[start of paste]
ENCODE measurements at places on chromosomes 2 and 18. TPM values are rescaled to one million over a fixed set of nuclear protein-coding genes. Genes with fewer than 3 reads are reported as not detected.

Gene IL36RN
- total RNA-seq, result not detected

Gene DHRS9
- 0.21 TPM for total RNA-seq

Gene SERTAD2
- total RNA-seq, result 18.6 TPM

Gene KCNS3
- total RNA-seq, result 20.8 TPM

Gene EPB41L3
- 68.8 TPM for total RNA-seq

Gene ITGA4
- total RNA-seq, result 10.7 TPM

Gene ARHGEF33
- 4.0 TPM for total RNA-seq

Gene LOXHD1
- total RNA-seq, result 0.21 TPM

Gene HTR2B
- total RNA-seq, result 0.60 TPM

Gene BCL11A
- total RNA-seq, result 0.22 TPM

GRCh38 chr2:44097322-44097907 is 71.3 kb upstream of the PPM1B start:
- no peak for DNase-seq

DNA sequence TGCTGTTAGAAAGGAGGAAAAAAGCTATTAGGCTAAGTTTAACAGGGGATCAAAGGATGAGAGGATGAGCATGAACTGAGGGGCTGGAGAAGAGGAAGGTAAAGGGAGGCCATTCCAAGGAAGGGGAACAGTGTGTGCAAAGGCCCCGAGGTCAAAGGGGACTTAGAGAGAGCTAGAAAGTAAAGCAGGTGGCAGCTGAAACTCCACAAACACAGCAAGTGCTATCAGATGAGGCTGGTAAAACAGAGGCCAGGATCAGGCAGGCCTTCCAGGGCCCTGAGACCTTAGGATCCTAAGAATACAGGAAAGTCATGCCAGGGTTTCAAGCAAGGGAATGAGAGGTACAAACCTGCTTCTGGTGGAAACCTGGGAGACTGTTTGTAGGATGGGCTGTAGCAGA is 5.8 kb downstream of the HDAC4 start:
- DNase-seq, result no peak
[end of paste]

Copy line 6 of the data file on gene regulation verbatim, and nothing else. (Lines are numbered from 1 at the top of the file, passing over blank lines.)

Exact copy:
Gene SERTAD2